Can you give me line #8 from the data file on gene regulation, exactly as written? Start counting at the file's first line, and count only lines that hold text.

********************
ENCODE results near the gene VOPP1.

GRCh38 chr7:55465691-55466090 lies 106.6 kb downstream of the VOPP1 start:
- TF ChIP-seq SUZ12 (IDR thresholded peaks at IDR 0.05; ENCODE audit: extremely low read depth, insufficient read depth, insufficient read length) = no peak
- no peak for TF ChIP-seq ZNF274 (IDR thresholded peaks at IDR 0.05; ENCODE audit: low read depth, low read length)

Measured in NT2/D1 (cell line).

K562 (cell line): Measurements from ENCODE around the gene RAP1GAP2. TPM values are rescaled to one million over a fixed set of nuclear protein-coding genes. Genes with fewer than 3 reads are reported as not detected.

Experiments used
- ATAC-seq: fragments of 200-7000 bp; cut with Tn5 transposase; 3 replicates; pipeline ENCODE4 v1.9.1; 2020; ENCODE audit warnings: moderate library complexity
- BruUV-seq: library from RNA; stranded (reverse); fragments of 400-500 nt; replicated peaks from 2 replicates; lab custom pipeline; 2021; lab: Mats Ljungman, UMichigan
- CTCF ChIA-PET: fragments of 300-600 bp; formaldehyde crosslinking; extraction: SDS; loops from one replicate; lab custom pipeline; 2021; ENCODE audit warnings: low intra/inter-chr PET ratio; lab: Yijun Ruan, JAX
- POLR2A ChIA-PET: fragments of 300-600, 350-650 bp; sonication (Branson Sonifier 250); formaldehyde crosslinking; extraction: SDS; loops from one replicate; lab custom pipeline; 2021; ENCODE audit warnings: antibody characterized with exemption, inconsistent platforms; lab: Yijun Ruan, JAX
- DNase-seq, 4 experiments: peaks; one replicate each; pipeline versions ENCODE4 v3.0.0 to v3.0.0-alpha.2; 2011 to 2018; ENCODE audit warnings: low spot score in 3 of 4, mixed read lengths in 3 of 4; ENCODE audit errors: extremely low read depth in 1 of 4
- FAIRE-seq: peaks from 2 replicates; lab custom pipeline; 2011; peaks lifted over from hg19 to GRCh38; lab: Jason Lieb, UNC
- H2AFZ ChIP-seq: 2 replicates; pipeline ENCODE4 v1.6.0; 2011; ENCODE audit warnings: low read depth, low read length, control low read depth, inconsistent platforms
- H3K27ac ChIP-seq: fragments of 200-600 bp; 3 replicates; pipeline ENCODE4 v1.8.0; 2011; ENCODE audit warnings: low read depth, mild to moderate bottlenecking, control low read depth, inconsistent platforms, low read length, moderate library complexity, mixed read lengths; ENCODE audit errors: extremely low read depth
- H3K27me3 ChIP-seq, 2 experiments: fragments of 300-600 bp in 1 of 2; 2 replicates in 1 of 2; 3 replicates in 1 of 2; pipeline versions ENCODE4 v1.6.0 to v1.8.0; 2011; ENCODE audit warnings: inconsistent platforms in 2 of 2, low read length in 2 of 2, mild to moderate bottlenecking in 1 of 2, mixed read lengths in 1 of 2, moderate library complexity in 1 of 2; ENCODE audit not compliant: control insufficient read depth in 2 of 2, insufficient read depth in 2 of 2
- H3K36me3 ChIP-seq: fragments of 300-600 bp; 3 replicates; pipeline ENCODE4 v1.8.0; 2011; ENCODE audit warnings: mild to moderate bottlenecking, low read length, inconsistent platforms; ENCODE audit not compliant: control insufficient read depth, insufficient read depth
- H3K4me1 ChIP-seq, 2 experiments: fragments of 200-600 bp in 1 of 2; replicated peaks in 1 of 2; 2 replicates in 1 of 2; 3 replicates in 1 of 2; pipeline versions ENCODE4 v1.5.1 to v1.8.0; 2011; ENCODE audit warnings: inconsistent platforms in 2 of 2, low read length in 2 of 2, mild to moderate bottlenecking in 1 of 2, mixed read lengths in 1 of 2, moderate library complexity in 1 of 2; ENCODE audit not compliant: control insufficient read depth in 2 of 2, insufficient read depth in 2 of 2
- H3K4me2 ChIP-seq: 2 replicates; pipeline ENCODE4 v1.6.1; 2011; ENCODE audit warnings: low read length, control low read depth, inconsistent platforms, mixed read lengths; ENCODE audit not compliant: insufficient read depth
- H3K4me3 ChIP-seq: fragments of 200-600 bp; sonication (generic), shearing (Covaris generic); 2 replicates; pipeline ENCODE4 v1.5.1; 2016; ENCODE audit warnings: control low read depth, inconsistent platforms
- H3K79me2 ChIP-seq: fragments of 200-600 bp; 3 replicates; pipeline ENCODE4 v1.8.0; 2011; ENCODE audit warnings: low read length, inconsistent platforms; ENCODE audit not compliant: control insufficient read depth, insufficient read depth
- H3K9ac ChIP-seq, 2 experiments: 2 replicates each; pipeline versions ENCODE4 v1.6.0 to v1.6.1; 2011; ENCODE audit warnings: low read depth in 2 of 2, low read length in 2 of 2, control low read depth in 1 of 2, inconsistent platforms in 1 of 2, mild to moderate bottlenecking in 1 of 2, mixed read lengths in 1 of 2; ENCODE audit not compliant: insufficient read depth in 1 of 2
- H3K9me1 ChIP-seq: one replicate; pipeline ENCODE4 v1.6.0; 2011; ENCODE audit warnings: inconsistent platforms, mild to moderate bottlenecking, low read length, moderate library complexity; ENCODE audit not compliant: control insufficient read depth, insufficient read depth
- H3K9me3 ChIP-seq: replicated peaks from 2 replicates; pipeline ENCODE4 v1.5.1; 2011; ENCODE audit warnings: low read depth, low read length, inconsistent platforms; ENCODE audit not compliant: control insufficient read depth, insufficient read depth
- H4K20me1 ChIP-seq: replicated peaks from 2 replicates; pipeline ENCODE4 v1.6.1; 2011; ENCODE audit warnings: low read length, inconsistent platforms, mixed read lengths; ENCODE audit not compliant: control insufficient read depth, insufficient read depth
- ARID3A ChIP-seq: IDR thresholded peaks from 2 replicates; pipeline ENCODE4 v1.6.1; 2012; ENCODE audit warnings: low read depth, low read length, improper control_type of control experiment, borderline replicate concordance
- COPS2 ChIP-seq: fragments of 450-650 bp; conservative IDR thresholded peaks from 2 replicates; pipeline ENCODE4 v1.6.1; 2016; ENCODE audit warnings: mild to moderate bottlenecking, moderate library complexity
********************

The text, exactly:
- ATAC-seq: fragments of 200-7000 bp; cut with Tn5 transposase; 3 replicates; pipeline ENCODE4 v1.9.1; 2020; ENCODE audit warnings: moderate library complexity